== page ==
“Happy, calm children learn best.”
Safe classroom cultures with teachers who form positive relationships with students create the most powerful forces for exceptional learning to occur.
Positive, respectful communication is a huge part of creating such a culture and often we can forget that communication is so much more than words spoken – often the loudest messages our students receive are unspoken.
So what communication secrets do exceptional educators have that ensure classroom culture enhances learning for everyone?
Firstly they know their beliefs, perceptions and expectations shape behaviour and communication. Robert Rosenthal discovered the ‘Pygmalion effect’ in 1975 – demonstrating that when we hold strong positive expectations for all students, educational outcomes will be higher.
If we see all students as having the ability to improve, essentially they will have a chance to do that. If we perceive an illiterate student, for example, as having little chance of improving, research shows this can have an invisible negative impact.
Just because we talk does not mean we communicate. So much of our communication is subtle, non-verbal and built on cues and nuances.
Too much talking overloads many boys in particular and they can “freeze up” and be unable to work out what is required. Raised voices and shouting can have the same impact on students who live in home environments where verbal abuse is common, or on sensitive children, children with auditory processing issues or on the Autism Spectrum.
Something I always found useful in the classroom is the concept of ‘suggestopedia’, the power of suggestion.
Let’s be honest no one enjoys or appreciates being told what to do. So being asked to do things or having something “suggested” can avoid the possible sense of threat that comes from being told or demanded.
By modelling respectful, fair interactions we increase the chances of having our requests (and our classroom needs) met.
Here are some examples:
- Do you want to work in a group or by yourself?
- In a few moments we will need to pack up.
- Choose which order you want to do the questions in.
- Soon we’ll have a brain break to help reset your regulation levels.
- Can you please show me how many of you need some more time to finish this task by putting your hand up?
An unhelpful habit that is common in parenting and education is telling children and students what we don’t want, rather than what we do want.
“Don’t forget to add diagrams to your assessment … Don’t forget to use referencing as we have shown you.” Rather than “Remember to add diagrams.”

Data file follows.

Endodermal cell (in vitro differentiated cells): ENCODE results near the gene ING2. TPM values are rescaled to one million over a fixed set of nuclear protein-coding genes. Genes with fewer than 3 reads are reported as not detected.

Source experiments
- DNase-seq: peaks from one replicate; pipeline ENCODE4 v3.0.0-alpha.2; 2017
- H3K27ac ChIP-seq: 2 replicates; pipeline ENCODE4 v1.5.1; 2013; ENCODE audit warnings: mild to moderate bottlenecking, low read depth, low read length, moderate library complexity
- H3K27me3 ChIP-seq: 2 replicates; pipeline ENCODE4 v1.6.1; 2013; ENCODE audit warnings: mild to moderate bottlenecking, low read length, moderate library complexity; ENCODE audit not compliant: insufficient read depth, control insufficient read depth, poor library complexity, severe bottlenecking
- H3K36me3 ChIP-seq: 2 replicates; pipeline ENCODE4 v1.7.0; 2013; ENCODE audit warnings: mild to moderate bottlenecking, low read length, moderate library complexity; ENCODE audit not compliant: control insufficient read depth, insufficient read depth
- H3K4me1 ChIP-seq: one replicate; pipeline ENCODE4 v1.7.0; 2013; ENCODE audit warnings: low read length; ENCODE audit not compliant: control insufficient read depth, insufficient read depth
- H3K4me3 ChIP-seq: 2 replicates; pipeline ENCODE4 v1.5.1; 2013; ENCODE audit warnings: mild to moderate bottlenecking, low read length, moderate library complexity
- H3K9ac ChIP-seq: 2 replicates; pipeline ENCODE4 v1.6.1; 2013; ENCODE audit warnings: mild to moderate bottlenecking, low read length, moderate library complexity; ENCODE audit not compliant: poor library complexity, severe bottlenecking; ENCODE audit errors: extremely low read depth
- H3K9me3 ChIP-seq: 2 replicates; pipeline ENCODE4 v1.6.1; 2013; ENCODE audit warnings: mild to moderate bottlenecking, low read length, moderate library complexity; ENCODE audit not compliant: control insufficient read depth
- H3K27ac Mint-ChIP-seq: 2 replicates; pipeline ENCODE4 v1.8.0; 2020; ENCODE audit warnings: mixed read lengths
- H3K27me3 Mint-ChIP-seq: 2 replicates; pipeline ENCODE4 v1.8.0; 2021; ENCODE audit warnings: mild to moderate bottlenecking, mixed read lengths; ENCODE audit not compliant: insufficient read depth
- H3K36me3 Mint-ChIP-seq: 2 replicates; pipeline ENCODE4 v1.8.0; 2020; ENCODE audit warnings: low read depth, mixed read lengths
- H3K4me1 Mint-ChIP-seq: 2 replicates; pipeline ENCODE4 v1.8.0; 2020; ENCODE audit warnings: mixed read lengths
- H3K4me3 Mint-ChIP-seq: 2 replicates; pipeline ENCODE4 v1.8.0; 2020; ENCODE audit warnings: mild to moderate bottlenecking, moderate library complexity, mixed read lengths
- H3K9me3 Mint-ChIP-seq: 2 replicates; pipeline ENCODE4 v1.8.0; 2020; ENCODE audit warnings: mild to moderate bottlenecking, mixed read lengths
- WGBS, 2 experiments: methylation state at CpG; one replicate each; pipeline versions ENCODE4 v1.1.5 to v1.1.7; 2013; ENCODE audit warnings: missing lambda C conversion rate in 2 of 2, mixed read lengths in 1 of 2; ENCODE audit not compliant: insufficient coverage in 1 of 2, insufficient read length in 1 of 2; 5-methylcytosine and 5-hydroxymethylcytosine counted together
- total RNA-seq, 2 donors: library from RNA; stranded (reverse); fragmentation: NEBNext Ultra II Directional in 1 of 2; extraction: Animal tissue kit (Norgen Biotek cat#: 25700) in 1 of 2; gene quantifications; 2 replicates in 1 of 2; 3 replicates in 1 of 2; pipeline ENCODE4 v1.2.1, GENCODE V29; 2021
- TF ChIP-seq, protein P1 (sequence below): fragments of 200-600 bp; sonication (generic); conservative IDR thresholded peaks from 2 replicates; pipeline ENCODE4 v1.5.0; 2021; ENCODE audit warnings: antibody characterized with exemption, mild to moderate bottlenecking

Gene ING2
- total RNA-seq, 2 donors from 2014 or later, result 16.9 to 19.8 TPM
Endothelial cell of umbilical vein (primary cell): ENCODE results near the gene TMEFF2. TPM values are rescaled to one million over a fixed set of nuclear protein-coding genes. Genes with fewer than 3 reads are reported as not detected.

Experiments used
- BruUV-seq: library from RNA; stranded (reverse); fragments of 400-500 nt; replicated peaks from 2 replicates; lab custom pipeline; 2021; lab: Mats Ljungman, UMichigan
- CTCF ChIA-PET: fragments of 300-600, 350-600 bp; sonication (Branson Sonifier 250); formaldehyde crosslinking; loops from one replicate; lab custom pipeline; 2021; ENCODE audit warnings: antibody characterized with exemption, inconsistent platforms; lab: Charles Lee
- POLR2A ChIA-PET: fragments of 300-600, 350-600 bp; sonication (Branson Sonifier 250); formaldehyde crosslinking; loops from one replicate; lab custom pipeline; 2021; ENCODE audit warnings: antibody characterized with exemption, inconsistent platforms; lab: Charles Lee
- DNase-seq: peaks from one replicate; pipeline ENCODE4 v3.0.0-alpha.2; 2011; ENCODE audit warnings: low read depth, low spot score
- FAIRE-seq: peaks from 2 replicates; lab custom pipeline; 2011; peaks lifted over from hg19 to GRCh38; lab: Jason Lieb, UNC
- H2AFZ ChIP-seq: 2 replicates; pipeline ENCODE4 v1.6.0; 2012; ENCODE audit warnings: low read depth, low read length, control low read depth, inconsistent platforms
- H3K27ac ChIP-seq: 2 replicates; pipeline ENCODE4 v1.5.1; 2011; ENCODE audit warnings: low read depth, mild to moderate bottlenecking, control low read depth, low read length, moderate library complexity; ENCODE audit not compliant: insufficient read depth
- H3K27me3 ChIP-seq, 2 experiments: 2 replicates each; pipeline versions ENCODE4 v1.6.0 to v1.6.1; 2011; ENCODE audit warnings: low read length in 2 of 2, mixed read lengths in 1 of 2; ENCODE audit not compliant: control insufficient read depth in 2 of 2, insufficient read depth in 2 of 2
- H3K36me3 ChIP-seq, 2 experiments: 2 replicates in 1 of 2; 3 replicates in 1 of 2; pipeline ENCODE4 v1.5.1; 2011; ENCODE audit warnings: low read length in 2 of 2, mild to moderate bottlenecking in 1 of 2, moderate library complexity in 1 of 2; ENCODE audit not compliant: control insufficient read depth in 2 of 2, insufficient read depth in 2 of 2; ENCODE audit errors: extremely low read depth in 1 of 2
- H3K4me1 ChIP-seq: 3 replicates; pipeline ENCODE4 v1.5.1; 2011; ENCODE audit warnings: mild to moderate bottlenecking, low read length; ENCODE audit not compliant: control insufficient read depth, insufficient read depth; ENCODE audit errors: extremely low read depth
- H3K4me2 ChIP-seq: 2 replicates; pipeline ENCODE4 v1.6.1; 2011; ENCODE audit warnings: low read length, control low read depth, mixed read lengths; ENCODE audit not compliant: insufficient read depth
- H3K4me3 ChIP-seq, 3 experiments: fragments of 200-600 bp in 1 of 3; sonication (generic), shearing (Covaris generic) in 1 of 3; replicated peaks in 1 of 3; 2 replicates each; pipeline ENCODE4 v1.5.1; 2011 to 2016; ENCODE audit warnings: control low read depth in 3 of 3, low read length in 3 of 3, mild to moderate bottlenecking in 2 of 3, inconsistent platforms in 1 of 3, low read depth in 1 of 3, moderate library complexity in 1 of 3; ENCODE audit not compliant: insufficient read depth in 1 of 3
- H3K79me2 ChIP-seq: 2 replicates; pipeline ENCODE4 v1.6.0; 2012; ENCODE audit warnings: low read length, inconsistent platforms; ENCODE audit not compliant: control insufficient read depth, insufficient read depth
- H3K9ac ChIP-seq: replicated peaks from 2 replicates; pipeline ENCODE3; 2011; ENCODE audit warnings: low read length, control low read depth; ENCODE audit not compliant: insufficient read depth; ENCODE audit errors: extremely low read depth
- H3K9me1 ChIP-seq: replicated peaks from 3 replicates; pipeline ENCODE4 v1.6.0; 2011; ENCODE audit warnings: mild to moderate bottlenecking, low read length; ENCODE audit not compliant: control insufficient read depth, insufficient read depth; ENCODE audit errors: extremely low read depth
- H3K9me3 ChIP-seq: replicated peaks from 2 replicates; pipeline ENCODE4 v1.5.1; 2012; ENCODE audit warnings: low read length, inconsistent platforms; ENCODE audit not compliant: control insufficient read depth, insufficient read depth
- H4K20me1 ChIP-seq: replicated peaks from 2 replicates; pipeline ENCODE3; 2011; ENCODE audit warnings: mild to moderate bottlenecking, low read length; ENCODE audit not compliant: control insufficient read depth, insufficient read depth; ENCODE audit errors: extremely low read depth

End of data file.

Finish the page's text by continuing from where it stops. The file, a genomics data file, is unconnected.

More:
Remember what happens when someone says, “Don’t think of a blue elephant”? Non-literal words are confusing and words of negation can invisibly inhibit how our students perceive what we need them to achieve.
Consider this way of using language. Instead of saying “Clean up this rubbish”, you could say “You can clean up the rubbish around your desk now”. You can also get students to stay with you by saying something like “You may not understand what I am suggesting first up” – implying that they will understand later.
The opposite of respect, fairness or kindness is shaming and that is destructive on many levels. Examples of non-verbal shaming include:
- Deliberately ignoring a child
- Being sarcastic
- Rolling one’s eyes or glaring at a child with disgust
- Shouting, yelling or swearing at a child.
Sadly some habits persist in classrooms where the culture comes from older fear-based, power-dominant teaching styles of last century. These not only inhibit cooperation, they can cause scars that last right through adulthood.
Examples of shaming language (used often with boys especially) include:
- You are a naughty boy.
- You’re hopeless, stupid, or you’re not even trying.
- You will never amount to anything.
- I don’t know why I bother with you!
- What do you think you are doing?
Shaming language fuels mindsets that inhibit learning and can create a reluctance to attend school, let alone participate. It creates social exclusion instead of connectedness and safety, and this means the primitive centre of the brain will have to remain in flight-fight mode.
In the first month with a new class, I would spend time building thinking skills, communication skills and connections between students.
Without doing these activities, I found that students stayed in their negative perceptions from the past about each other and their unique cultural prejudices. With them, by the end of first term, it was safe to have circle times, feedback opportunities and very honest teachable moments which were insightful and often inspirational.
It may take time to build trust and connectedness, which is needed to created that safe supportive culture in your classroom, but the benefits are enormous and worth investing in.